Tesla’s Electric Motor Shift to Boost Demand for Rare Earth Neodymium

- March 13th, 2018

US carmaker Tesla is making the switch to a magnetic motor using neodymium. Demand for the rare earth is expected to increase in the next few years.

With worldwide efforts by governments to cut noxious emissions produced by fossil fuel-powered cars, electric carmaker Tesla (NASDAQ:TSLA) is making the switch to a magnetic motor using neodymium.

Researchers have found that the market for the neodymium-iron-boron magnet used in the motors is now worth more than US$11.3 billion, with demand for the magnets surging by 8.5 percent between 2010 and 2017.

David Merriman, a senior analyst at metals consultancy Roskill, stated, “[s]ome electric car motors use the permanent magnet technology, probably the most famous is the Tesla Model 3 Long Range. All the other Tesla models — Model X and Model 3 standard — use induction motors.”


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Last year, global demand of 31,700 tonnes for neodymium outstripped supply by 3,300 tonnes. Demand for 2018 is expected to climb to 38,800 tonnes, leaving larger deficits, Merriman added.

A source at a fund manager that specializes in metals told Reuters, “Tesla’s decision to switch to permanent magnets has completely changed the dynamics of the market.”

While companies and experts are excited about neodymium, there are certain factors that could stand in the way of its success.

For instance, China imposed strict export quotas across a range of rare earths in 2010, saying it wanted to curtail pollution and preserve resources. The Asian country resumed neodymium exports in 2015, but traders fear an export ban could happen again.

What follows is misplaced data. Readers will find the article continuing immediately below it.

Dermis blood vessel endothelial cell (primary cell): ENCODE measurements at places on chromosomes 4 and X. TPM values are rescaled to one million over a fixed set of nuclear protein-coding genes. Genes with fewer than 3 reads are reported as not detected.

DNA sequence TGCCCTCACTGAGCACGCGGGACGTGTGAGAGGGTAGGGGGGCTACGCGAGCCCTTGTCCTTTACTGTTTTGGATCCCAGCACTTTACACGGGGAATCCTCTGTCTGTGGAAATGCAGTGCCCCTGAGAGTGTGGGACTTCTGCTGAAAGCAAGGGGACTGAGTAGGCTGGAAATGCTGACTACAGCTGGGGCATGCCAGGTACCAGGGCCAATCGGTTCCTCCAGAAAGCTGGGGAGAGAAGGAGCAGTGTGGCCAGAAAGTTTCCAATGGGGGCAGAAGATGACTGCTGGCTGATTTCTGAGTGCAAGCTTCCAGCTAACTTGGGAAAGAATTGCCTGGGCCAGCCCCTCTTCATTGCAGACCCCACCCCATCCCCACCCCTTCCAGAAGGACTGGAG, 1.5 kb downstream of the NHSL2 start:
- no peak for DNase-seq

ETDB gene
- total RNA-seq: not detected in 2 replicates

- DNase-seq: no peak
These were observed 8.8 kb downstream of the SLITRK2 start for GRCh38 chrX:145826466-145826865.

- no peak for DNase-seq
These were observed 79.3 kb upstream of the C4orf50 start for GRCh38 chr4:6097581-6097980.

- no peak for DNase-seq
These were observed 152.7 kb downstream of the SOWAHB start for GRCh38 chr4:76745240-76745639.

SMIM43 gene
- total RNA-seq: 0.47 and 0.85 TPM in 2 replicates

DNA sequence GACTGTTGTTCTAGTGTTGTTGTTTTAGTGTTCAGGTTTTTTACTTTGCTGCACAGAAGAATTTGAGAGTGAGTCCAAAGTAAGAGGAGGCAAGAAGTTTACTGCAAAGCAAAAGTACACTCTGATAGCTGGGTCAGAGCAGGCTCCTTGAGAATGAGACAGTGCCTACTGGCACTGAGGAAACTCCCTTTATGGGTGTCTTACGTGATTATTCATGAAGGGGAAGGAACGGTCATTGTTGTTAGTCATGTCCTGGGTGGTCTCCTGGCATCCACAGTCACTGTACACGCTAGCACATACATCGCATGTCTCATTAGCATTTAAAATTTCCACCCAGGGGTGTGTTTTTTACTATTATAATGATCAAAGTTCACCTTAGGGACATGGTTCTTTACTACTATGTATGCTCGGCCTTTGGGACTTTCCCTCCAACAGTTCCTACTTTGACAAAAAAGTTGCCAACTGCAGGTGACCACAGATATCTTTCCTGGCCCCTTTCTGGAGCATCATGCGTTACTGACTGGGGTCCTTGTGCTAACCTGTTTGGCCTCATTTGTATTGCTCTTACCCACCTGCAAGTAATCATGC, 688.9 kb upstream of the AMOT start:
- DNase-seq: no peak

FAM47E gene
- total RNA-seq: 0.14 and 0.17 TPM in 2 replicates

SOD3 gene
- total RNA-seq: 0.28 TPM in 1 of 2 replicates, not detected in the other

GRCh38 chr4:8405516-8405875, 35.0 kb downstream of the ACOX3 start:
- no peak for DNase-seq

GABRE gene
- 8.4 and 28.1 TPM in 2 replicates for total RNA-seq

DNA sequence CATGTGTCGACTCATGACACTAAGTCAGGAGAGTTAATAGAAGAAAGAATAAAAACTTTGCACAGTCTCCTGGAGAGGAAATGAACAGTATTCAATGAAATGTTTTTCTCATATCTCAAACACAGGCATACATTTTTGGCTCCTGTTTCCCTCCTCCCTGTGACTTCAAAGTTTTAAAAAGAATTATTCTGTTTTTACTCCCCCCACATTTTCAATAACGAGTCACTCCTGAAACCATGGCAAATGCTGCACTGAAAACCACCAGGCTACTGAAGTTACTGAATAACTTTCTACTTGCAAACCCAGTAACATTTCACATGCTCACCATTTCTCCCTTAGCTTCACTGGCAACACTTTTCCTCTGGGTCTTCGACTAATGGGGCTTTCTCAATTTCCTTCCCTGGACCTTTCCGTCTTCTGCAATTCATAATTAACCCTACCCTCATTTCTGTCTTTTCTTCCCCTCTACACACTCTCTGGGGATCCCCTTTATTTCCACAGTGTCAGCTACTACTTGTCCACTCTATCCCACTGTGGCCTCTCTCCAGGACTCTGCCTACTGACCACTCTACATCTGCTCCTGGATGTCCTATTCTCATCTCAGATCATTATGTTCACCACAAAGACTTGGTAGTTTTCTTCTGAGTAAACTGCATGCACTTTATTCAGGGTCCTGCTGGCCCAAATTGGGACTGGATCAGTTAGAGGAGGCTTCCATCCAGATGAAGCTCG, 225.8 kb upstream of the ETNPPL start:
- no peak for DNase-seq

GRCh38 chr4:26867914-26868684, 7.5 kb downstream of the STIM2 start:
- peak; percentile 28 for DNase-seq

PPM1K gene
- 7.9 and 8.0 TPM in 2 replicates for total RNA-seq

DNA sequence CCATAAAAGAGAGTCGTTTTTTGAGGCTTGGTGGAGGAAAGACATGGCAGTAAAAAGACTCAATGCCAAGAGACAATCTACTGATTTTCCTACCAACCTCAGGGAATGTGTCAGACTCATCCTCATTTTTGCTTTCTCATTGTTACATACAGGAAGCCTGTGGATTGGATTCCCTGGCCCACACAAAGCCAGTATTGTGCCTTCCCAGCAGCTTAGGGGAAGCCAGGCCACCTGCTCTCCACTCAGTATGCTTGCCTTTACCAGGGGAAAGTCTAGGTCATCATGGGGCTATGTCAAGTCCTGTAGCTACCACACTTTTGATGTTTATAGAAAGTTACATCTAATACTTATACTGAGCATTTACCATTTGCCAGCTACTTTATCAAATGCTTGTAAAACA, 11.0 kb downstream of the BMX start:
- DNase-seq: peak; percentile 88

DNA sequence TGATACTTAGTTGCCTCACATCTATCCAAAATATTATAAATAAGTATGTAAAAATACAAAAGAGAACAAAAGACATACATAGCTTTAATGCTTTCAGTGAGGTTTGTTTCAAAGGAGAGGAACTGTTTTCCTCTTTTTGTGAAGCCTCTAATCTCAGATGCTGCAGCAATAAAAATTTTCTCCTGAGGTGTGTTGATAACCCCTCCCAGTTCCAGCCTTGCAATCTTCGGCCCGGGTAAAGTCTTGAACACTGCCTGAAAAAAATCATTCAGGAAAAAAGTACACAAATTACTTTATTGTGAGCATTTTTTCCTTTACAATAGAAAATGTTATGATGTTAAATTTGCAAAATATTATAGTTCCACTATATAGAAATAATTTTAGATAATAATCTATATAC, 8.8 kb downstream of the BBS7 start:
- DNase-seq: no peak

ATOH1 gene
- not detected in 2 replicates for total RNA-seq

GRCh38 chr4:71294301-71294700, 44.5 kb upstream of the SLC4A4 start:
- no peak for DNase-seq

Additionally, the process of rare earth extraction tends to be both difficult and expensive, as it requires separating multiple different metals from a single deposit. This is unlike much simpler processes, like recovering copper from ore, for example.

Due to these factors, as well as the environmental damages that rare earths production causes, many automakers are searching for ways to cut down on neodymium use.

In fact, last month, Toyota (NYSE:TM) announced that it had found a way to cut the use of the metal in electric motors by about a fifth. The firm stated that it had created the world’s first neodymium-reduced, heat-resistant magnet, and said that it could be used in electric vehicles within the next 10 years.

For now, automakers making permanent magnet motors are strongly reliant on China and its production of neodymium, which according to Roskill accounted for 85 percent of global output of rare earth oxide in 2017. Currently, the price of neodymium sits at around US$70 a kilogram.

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Securities Disclosure: I, Nicole Rashotte, hold no direct investment interest in any company mentioned in this article.

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